In a major relief to IAS officers in Kerala, the Central Administrative Tribunal (CAT), in an interim order restrained the Kerala government from appointing or transferring IAS officers without the recommendation of the Civil Services Board, a three-member body chaired by the Chief Secretary.
This will check the frequent and arbitrary transfers effective by the state government at its whims and fancy. This will also help state government to implement the Supreme Court's order to give all civil servants a ‘minimum assured tenure' at a particular posting.
The CAT endorsed the argument of the IAS officers that such quick transfers were affecting governance.
How the officers got this order?
Kerala IAS Officers' Association and two IAS officers – 1998 batch B Ashok, currently serving as Agricultural Production Commissioner and Priyanka G, a 2017 batch IAS officer, who is serving a as Director, Women and Child Department – had approached the CAT saying that the Kerala government was transferring IAS officers with no respect for the legally mandated minimum tenure of two years.
The IAS officers submitted that a civil servant in Kerala, on an average, spends less than a year in a given cadre post in the state. The legal requirement is two years minimum.
The IAS officers, in their application submitted to the CAT, have stated that the Supreme Court, in its 2013 landmark judgment in the TSR Subramanian case, had directed the Centre and states to give all civil servants a ‘minimum assured tenure' at a particular posting.
Following the apex court verdict, amendments were made to the IAS (Cadre) Rules in 2014. From then on, it was understood that an IAS officer will hold her post for at least two years unless promoted, retired or sent on deputation outside the state or on training beyond two months.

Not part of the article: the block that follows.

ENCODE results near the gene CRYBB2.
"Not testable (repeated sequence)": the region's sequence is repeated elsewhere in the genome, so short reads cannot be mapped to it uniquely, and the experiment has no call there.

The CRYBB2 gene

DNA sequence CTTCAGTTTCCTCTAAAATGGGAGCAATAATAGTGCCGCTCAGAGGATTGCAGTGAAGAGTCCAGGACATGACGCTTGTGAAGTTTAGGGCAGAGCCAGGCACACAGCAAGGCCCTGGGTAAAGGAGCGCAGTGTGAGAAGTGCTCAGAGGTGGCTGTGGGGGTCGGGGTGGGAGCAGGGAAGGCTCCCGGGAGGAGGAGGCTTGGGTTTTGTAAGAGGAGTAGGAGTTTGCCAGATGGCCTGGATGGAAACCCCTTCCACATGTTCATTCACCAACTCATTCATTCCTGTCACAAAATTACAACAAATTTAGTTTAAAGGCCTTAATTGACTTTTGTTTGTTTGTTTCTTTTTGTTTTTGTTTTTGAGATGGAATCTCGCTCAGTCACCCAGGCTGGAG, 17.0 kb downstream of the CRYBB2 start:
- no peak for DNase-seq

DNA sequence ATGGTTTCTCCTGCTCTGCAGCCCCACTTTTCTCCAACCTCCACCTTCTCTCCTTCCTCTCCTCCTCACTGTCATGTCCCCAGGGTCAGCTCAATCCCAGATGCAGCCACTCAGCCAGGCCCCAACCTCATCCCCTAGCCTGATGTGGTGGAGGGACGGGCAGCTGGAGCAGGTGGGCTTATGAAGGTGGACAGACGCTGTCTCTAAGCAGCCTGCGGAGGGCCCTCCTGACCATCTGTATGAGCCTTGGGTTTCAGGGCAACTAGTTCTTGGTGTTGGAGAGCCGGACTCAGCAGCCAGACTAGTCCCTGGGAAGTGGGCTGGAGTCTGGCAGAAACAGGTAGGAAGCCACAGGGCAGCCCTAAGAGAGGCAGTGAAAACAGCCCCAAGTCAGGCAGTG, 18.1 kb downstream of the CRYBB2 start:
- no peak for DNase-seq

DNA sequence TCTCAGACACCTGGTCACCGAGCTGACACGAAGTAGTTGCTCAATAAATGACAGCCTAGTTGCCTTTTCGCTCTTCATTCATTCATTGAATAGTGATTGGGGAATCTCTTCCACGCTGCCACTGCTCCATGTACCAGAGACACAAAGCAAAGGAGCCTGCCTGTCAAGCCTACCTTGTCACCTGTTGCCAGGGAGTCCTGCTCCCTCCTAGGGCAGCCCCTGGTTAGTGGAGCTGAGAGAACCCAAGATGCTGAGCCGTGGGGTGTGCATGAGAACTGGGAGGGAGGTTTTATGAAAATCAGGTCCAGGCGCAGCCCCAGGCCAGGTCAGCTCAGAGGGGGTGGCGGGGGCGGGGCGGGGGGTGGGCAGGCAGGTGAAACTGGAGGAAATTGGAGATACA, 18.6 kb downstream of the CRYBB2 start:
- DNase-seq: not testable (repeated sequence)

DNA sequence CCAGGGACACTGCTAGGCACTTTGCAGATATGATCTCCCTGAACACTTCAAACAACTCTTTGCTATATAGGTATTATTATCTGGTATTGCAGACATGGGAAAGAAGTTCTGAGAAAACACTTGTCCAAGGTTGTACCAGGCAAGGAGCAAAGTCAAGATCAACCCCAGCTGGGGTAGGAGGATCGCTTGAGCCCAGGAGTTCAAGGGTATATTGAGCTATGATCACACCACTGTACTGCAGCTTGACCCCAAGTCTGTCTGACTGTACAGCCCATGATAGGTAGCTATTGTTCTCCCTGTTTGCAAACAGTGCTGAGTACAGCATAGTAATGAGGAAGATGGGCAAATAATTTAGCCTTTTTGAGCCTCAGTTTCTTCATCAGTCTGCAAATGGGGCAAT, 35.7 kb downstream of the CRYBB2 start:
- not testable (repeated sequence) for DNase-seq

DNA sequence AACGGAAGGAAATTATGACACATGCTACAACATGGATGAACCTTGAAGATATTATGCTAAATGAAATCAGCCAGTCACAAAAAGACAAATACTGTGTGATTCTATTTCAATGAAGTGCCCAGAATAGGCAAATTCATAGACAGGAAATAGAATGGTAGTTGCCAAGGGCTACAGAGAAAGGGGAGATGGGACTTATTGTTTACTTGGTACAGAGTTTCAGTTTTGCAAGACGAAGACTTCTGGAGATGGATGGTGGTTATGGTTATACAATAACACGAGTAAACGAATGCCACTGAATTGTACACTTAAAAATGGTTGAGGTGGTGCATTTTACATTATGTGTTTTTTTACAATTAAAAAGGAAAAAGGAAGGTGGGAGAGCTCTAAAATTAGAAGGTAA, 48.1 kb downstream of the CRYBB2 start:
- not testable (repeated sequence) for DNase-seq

If at all a tenure has to be cut short, it requires the approval of the Civil Services Board. A notification issued by the Ministry of Personnel, Public Grievances and Pensions (MoPPGP) on January 28, 2014, states that all appointments of cadre officers should be made on the recommendation of the Civil Service Board (CSB).
The CAT observed that the Kerala government had neither obeyed the Supreme Court directions nor has it adhered to the rules and notifications issued by the Centre in the wake of the Supreme Court verdict.
Though a CSB was formed in Kerala soon after the notification, the IAS officers say it had become dysfunctional after the first two meetings, the last of which was in 2015. The IAS officers said that chief secretaries had been unable to withstand political pressure.
What Supreme Court Says about transfer and posting?
Here is what the Supreme Court said in 2013: “We notice, at present the civil servants are not having stability of tenure, particularly in the State Governments where transfers and postings are made frequently, at the whims and fancies of the executive head for political and other considerations and not in public interest. The necessity of minimum tenure has been endorsed and implemented by the Union Government. Fixed minimum tenure would not only enable the civil servants to achieve their professional targets, but also help them to function as effective instruments of public policy. Repeated shuffling/transfer of the officers is deleterious to good governance.”
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